Devon is a really flashy obedience dog. I can't wait to see how her skills will continue to develop! 

Field training in January

I managed to take advantage of our only nice weather in weeks. It came in yesterday with mild temps in the upper 40s. Of course I had agility class last night. The cold front came through today, but the temps were still warmer than they have been. In spite of a very cold breeze, Devon and I managed to sneak in a T drill. For only doing these a hand full of times over the last 3 months, Devon is doing remarkably well. On 20 bumpers, she only missed one over, her first to the right. I knew one of her overs was weak, and after today it has to be the right that is weaker. I just called her in and got her running back again (she showed some mild stress with the failure). Then before I sent her to a right over again, I identified the pile for her. That worked, and I got her back there a second time without a throw.

I'm going to have to stretch her out on these T drills when the weather breaks, but for now the small T is working really well. And 20 bumpers was a good amount for being stuck inside for many weeks. 

Connor's a good dog

I have to brag on what a good boy Connor is. Thursday morning he was nosing around a pair of pants I had worn to agility class Tuesday night and just dropped on the floor when I went to bed. Of course I’d had treats in the pockets, and I knew he was searching for leftovers. I scolded him slightly and picked up the pants from the floor. As I did, I heard something hit the floor – it was a whole piece of salmon jerky that was in the pocket of the pants. I didn’t give it to him, because I didn’t want to reward him for scrounging in my clothes! I have friends who don’t have any pockets left in most of their training clothes because the dogs eat them out looking for treats. Instead, I broke the treat up and put it in the dogs’ Kongs that morning. Connor is such a good boy for not tearing up my pants looking for that big reward! He had full access to my bedroom for 36 hours before he decided to show me there was a huge treat left there. What a good boy!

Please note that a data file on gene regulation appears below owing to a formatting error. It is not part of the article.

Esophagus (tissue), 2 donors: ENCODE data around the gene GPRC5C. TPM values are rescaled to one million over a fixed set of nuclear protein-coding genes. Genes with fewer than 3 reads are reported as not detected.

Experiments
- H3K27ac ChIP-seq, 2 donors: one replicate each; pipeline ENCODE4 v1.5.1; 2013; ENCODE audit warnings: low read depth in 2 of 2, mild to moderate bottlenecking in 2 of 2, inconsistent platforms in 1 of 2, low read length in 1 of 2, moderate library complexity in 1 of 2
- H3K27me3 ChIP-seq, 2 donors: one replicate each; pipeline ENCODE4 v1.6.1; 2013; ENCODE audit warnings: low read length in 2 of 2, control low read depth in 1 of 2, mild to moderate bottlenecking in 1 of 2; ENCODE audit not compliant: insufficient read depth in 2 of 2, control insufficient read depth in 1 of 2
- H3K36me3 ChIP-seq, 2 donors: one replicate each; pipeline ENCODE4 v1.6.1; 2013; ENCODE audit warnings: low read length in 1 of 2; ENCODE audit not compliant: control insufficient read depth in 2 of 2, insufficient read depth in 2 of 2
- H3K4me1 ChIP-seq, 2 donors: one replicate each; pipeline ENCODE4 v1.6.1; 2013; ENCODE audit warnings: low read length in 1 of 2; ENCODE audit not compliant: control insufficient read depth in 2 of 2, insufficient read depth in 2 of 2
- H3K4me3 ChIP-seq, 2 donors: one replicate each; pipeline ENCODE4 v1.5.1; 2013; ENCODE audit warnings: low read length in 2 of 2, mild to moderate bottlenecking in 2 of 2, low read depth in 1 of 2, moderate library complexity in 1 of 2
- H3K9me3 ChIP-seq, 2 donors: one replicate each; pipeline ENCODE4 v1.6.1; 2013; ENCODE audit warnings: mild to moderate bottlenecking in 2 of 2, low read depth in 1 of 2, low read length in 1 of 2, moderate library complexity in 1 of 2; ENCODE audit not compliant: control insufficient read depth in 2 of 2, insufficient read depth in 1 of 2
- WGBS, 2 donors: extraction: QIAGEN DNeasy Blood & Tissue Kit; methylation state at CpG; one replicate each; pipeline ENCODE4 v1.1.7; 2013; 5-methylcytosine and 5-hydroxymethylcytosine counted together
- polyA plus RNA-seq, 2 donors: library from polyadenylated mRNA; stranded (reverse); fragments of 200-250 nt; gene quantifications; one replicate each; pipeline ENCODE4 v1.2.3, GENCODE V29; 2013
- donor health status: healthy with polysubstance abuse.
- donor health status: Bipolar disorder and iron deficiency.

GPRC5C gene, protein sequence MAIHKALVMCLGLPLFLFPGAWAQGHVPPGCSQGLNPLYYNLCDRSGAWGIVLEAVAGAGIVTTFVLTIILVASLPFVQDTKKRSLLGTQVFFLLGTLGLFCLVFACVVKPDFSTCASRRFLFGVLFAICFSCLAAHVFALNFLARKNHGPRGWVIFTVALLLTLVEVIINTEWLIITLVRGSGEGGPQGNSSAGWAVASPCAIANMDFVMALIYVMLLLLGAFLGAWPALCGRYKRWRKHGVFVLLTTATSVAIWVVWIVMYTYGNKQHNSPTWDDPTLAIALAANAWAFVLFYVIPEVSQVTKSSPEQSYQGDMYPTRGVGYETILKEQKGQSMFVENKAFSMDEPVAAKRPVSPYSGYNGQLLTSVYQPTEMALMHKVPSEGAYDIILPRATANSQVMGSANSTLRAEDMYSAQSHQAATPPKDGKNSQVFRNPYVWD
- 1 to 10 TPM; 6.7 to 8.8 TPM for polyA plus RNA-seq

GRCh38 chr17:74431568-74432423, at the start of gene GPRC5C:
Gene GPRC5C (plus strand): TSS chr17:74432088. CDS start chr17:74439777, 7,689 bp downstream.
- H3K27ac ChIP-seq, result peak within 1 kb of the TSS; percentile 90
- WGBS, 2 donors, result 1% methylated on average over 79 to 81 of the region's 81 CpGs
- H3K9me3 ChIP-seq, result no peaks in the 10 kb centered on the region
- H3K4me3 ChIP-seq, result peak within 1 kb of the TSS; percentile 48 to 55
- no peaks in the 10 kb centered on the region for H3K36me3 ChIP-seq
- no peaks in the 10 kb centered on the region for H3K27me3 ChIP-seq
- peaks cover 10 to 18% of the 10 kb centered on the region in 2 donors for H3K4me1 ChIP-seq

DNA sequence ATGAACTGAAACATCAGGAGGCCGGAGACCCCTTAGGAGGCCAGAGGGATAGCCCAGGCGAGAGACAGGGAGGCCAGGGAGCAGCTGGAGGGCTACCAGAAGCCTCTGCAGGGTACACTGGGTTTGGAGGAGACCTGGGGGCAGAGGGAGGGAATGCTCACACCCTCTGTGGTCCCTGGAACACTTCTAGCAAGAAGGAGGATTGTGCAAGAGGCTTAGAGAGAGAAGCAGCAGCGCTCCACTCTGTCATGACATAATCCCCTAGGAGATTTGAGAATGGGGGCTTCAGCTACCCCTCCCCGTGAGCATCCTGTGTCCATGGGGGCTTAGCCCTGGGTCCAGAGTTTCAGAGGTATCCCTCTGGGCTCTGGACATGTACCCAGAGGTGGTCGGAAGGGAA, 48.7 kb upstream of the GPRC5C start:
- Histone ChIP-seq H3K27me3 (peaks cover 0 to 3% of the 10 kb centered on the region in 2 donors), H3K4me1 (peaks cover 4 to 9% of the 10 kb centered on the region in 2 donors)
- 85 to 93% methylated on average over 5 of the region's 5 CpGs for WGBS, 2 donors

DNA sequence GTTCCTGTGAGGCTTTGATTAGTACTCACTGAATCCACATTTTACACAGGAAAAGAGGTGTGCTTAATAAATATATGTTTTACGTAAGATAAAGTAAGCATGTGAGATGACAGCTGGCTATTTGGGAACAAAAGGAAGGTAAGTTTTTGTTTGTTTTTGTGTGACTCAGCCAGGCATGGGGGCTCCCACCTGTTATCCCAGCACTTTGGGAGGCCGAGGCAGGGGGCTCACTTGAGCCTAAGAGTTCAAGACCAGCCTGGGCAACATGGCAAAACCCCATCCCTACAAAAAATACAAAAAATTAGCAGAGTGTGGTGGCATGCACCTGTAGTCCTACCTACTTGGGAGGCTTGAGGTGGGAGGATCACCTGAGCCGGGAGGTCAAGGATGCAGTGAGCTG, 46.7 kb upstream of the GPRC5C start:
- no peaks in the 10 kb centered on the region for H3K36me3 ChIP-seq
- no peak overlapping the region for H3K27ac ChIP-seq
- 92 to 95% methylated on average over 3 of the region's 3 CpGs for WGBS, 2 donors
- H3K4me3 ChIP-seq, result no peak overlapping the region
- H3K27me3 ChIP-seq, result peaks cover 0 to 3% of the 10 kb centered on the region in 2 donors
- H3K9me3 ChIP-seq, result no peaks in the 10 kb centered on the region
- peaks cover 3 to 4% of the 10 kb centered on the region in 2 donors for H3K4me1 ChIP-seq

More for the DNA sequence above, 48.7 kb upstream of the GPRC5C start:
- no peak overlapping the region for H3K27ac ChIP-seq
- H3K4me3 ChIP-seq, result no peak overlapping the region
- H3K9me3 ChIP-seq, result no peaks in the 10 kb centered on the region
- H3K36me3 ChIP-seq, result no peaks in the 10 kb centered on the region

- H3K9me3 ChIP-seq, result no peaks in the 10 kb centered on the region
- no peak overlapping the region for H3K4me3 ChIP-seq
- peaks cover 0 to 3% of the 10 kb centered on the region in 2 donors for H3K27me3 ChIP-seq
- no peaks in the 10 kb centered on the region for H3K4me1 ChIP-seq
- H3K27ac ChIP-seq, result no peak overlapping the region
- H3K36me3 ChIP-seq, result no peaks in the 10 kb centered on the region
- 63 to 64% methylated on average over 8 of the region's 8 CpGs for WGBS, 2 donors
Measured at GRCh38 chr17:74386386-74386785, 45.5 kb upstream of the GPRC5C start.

"Where are all the poles, Mom?"

You've got to love thinking dogs. Devon is having a small weave pole entry problem. She's nailing the first pole, but she's not slowing down enough to get turned into the second pole and often skips it for the third pole. All in all, this is a minor problem. And considering it's basically her only problem, I'm thrilled!

Now that it's cold, I have moved the equipment into my small building, so we can’t do much agility at home. But we can practice weave entrances on 6 poles, which we've been doing. It became clear Devon was not 100% sure why or when she does something that doesn't get her a reward. I didn't help a lot because I was standing back letting her work, and not really helping the baby dog out. And she is a real thinking dog. So, she decided to make stuff up to figure out what she's supposed to do right! A couple of weeks ago on right hand entrances, she started slicing into the poles on the wrong side of #1. Great! Now I really did have a problem.

 In our lesson this week, Jenn suggested I go back to just three poles and clicking the entrance. This was a thought I had had, too, and since that’s how I trained entrances, I made it a priority this week.You should have seen the look on Devon's face on the first night! She kept looking past the third pole like, "Where did the rest of them go, mom?" She even weaved invisible poles on the base several times at first. She is too funny!

It may be working, because last night she didn’t miss a single entry and made it to pole 3 every time … she did start skipping poles along the 12 because of speed and sliding, but I didn’t worry about this too much. I want this entry problem fixed, and then we can move on to doing all 12 poles!